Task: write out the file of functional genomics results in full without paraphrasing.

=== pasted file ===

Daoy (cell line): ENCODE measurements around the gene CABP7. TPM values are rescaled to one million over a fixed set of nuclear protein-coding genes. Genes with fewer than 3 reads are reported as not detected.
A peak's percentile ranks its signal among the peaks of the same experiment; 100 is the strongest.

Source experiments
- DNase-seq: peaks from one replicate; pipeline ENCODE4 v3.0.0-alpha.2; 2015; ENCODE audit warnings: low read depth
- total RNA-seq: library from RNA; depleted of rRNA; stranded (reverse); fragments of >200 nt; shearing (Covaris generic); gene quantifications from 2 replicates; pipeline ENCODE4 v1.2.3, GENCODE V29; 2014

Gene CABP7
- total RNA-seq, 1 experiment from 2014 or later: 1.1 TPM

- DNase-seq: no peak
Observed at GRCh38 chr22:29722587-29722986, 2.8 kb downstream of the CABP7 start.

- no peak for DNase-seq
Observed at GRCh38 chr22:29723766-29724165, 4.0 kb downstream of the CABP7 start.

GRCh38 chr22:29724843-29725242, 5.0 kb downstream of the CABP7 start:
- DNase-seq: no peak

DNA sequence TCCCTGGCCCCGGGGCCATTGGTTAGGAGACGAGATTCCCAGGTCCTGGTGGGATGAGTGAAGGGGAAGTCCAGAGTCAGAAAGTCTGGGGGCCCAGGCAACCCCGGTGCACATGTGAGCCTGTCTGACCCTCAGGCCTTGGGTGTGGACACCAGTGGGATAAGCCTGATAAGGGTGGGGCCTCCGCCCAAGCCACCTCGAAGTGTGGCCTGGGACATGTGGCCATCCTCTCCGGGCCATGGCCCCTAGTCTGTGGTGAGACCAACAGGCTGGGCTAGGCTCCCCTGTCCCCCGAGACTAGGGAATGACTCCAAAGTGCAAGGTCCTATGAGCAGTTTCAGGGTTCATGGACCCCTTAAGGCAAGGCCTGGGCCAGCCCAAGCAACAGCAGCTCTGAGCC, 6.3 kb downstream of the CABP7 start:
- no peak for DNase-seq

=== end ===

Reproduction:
Daoy (cell line): ENCODE measurements around the gene CABP7. TPM values are rescaled to one million over a fixed set of nuclear protein-coding genes. Genes with fewer than 3 reads are reported as not detected.
A peak's percentile ranks its signal among the peaks of the same experiment; 100 is the strongest.

Source experiments
- DNase-seq: peaks from one replicate; pipeline ENCODE4 v3.0.0-alpha.2; 2015; ENCODE audit warnings: low read depth
- total RNA-seq: library from RNA; depleted of rRNA; stranded (reverse); fragments of >200 nt; shearing (Covaris generic); gene quantifications from 2 replicates; pipeline ENCODE4 v1.2.3, GENCODE V29; 2014

Gene CABP7
- total RNA-seq, 1 experiment from 2014 or later: 1.1 TPM

- DNase-seq: no peak
Observed at GRCh38 chr22:29722587-29722986, 2.8 kb downstream of the CABP7 start.

- no peak for DNase-seq
Observed at GRCh38 chr22:29723766-29724165, 4.0 kb downstream of the CABP7 start.

GRCh38 chr22:29724843-29725242, 5.0 kb downstream of the CABP7 start:
- DNase-seq: no peak

DNA sequence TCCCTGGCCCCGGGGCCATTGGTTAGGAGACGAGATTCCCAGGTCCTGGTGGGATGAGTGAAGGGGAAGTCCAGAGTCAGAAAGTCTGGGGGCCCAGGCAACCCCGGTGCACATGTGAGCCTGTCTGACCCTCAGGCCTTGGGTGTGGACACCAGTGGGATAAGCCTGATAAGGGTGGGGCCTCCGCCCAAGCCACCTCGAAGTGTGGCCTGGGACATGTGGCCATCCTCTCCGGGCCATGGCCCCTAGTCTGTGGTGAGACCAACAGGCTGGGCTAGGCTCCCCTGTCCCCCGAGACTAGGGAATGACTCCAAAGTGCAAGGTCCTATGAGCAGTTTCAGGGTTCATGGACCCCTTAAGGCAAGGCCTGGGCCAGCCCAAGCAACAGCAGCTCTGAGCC, 6.3 kb downstream of the CABP7 start:
- no peak for DNase-seq